Here's a great example of a documentary that takes a subject I wouldn't normally be interested in (the developers of independent games) and making an engrossing film that I thoroughly enjoyed. I guess between The King of Kong and Indie Game: The Movie, maybe I should rethink the whole "why would I want to watch a movie about gaming?"
I guess there's a built in assumption I have based on knowing how boring it is to watch someone else play video games (or for someone to watch you) that this would somehow translate into a cinematic experience. I know, it's short-sighted and ridiculous, but when I first heard about Indie Game: The Movie, my initial reaction was "eh." Positive reviews kept coming and when the opportunity arose, I said "why not" because I do like to try out movies I wouldn't normally gravitate towards*.
Team Meat is closing in on finishing their hotly anticipated game, with Refenes and McMillen working on either coast (Asheville and Santa Cruz) working feverishly to meet Microsoft's X-Box Live Arcade Game Feast promotion. The stress of taking the flash version of the gory, politically incorrect Super Meat Boy - which involves a skinless boy trying to save his bandage-covered girlfriend from and evil fetus in a jar - is wearing on Refenes, who is broke and has no social life to speak of. McMillen, the less socially inclined of the two, is nevertheless feeling the strain on his marriage as they reach the final stretch.
Phil Lord's Fez, announced at the Independent Games Festival in 2008, is still trapped in a constant state of development four years later, and the anticipation towards his game is turning into open hostility. Lord and his one Polytron employee Renaud Bédard have torn down and rebuilt Fez from the ground three times, but the conceptually fascinating game - a 2D pixellated character discovers the world is actually 3D - requires hand designed textures and its open-ended levels are difficult to explain to the waiting masses. With his former partner threatening a lawsuit, Lord is wracked with anxiety about debuting the long-awaited demo for Fez at the Penny Arcade Expo, but with his booth set up an attendees lining up to play it for the first time, he faces another nightmare: the Fez demo has a number of "game killing" glitches, forcing him to restart the game while players stand aside.
Blow, who created Braid in a burst of experimentation and included his "deepest flaws and vulnerabilities" in the game, was met with acclaim upon release in 2008, but it came at a cost to the designer. Despite the accolades, Blow felt that reviewers and players of Braid were missing the deeper messages and themes of the game, and in his attempts to defend his intentions, he was treated as someone with thin skin who looked down on his audience, tainting his experience and success.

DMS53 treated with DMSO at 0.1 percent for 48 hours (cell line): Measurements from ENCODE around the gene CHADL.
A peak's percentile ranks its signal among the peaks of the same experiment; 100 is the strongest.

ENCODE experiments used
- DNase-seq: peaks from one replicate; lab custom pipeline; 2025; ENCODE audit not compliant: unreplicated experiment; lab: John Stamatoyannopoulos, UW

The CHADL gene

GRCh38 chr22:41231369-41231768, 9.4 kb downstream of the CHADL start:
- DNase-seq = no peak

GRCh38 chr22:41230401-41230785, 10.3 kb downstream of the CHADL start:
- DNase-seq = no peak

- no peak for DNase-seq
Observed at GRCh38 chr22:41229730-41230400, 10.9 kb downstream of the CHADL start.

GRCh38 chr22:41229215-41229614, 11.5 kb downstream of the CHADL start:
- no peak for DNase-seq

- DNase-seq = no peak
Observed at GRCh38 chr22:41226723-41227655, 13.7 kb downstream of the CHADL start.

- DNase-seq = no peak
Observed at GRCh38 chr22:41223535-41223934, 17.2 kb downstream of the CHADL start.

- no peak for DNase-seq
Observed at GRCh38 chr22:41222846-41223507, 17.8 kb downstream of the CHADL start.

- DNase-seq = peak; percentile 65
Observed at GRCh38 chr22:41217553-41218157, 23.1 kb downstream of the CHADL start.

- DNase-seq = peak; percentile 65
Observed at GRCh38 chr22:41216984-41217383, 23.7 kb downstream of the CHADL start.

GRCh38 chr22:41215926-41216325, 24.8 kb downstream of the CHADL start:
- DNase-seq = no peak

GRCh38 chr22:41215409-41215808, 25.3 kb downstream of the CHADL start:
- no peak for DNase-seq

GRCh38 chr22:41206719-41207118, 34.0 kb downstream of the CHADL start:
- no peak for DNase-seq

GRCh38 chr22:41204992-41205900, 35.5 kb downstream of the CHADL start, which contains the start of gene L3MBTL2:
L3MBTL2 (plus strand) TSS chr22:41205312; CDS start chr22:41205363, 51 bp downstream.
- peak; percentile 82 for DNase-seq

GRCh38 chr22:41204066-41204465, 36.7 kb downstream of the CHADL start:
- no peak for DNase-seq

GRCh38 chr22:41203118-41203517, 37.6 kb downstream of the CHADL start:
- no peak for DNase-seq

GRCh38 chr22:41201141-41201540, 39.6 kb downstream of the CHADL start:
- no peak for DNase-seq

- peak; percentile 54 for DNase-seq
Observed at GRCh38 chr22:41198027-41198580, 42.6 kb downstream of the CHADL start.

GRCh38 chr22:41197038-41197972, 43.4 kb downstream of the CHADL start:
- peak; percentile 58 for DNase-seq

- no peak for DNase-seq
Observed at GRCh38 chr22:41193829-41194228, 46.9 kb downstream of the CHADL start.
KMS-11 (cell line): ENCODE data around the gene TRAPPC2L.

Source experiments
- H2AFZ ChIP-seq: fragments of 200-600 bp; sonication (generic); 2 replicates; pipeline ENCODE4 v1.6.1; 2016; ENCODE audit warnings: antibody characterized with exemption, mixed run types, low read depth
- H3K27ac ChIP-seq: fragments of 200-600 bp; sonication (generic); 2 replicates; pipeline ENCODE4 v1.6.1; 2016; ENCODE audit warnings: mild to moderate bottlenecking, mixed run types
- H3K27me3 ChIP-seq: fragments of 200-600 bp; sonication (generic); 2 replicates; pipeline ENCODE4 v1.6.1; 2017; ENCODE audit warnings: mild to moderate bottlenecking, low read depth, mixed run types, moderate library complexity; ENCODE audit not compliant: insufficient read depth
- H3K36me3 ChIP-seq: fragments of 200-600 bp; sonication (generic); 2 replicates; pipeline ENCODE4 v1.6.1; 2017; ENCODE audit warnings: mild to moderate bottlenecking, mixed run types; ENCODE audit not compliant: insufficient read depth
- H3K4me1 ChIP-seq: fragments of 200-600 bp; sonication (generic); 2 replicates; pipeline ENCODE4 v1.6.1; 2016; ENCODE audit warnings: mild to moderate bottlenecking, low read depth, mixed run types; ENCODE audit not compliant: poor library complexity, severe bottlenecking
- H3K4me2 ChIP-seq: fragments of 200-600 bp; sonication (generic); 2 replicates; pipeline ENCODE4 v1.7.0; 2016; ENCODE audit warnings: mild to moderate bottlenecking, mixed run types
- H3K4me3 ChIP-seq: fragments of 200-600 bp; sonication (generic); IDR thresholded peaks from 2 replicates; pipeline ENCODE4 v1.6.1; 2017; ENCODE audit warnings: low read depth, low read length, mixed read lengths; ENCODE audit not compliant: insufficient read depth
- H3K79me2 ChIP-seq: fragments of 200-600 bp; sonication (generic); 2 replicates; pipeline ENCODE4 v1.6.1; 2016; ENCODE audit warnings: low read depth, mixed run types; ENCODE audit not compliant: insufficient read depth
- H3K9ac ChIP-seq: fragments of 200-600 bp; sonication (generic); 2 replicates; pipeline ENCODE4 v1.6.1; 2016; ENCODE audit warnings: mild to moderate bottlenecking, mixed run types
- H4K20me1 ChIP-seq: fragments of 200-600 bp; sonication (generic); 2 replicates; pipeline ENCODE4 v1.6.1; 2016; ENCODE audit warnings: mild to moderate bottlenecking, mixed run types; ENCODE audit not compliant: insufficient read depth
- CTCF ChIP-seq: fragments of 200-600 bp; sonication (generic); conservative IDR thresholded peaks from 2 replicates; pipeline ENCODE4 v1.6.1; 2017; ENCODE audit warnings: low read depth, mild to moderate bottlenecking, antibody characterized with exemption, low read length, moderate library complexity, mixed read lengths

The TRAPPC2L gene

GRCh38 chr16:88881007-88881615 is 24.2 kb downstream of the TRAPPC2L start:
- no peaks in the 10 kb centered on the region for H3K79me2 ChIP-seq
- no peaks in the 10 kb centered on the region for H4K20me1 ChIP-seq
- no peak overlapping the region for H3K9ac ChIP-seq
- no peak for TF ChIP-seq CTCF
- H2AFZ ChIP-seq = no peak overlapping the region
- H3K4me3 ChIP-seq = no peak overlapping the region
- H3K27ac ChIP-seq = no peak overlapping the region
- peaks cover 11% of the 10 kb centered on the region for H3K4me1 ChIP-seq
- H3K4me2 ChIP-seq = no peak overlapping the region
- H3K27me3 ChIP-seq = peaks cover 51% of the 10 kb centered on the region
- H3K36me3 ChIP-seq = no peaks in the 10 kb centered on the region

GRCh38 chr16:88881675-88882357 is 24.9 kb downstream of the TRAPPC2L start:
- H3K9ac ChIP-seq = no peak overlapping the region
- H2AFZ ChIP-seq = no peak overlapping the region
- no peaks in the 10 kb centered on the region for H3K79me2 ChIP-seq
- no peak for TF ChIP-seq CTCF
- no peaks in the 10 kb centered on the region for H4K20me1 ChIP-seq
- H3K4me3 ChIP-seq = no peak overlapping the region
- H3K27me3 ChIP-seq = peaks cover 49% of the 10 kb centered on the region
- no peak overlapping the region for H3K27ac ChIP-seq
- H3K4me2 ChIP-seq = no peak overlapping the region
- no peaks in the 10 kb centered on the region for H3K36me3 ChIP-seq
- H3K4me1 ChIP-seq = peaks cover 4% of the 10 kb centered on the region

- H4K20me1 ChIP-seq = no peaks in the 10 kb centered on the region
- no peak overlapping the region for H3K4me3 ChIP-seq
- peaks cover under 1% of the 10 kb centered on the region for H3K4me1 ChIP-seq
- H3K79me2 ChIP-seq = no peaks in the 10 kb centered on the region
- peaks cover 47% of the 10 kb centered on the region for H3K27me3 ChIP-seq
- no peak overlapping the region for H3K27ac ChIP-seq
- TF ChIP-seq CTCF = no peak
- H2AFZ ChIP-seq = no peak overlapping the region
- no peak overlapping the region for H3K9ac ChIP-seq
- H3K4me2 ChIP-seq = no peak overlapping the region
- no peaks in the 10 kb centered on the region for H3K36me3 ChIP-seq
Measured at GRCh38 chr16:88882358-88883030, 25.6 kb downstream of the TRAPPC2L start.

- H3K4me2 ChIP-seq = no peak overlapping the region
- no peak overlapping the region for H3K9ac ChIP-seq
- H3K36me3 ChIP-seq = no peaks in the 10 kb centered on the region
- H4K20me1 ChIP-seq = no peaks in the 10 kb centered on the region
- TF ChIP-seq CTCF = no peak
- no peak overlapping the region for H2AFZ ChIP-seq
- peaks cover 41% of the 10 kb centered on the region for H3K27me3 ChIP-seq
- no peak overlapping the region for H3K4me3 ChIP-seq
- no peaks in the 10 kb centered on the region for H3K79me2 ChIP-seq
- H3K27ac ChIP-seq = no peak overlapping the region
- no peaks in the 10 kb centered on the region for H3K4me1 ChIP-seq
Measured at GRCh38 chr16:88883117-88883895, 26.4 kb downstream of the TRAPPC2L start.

There's a small moment when McMillen and Refenes are voice chatting on Super Meat Boy's release day, and Edmund says something to the effect of "do you remember that game Braid?" and Tommy laughs and says "yes." While the overall conversation is about the possibility of beating its sales record, based on the section about the reaction to Braid (including screengrabs of people criticizing Blow), it did make me wonder if Team Meat shared that opinion as well. (Another interviewee jokes that Blow "must have something better than Name Alert" because of his supernatural ability to locate any time he's mentioned online and post a comment.)
Indie Game: The Movie is less about the development of the games than it is the people who make them and what drives them to devote so much time and energy. There's surprisingly little footage of coding, and other than a section devoted to Lord's in-progress design of Fez's background textures, the film is more about the four developers and their games are in the background (albeit an ever looming background for Team Meat and Polytron). Edmund McMillen's story about one his earlier games, Aether, mirroring how he viewed life as a child and then discovering a drawing his grandmother kept that validates him is touching. Lord, introduced through footage of winning an award for Fez in its conceptual state and through online interviews when he was "hot," is quick to put a human face to the guy being lambasted for not delivering his game fast enough.
While it shouldn't surprise anyone that people are unfairly maligned online by their "fanbase," it is nice of Pajot and Swirsky to show us what all that piling of feels like to someone trying their hardest to make concept reality, and not blithely ignoring them or leading them on. Fez did come out in April of 2012, by the way - the film was completed before its release.
So Indie Game: The Movie, like The King of Kong, is successful because the people behind the games are so fascinating. I've never been much of a Donkey Kong player, nor do I have an X-Box, so I can't play Fez or Super Meat Boy from the XBLA, but I will probably look into Braid (it's available on the PSN), and I did try the demo for Warp, one of the games that plays during the closing credits. Indie Game: The Movie was made possible by Kickstarter, and it's a fine example of a independently funded film that gave me insight into a world I might otherwise have overlooked. It comes highly recommended by the Cap'n.
* Okay, so that hasn't been the case lately; I mean, let's look at every review since this summer started. Clearly I need to get back on track with what you wouldn't normally see.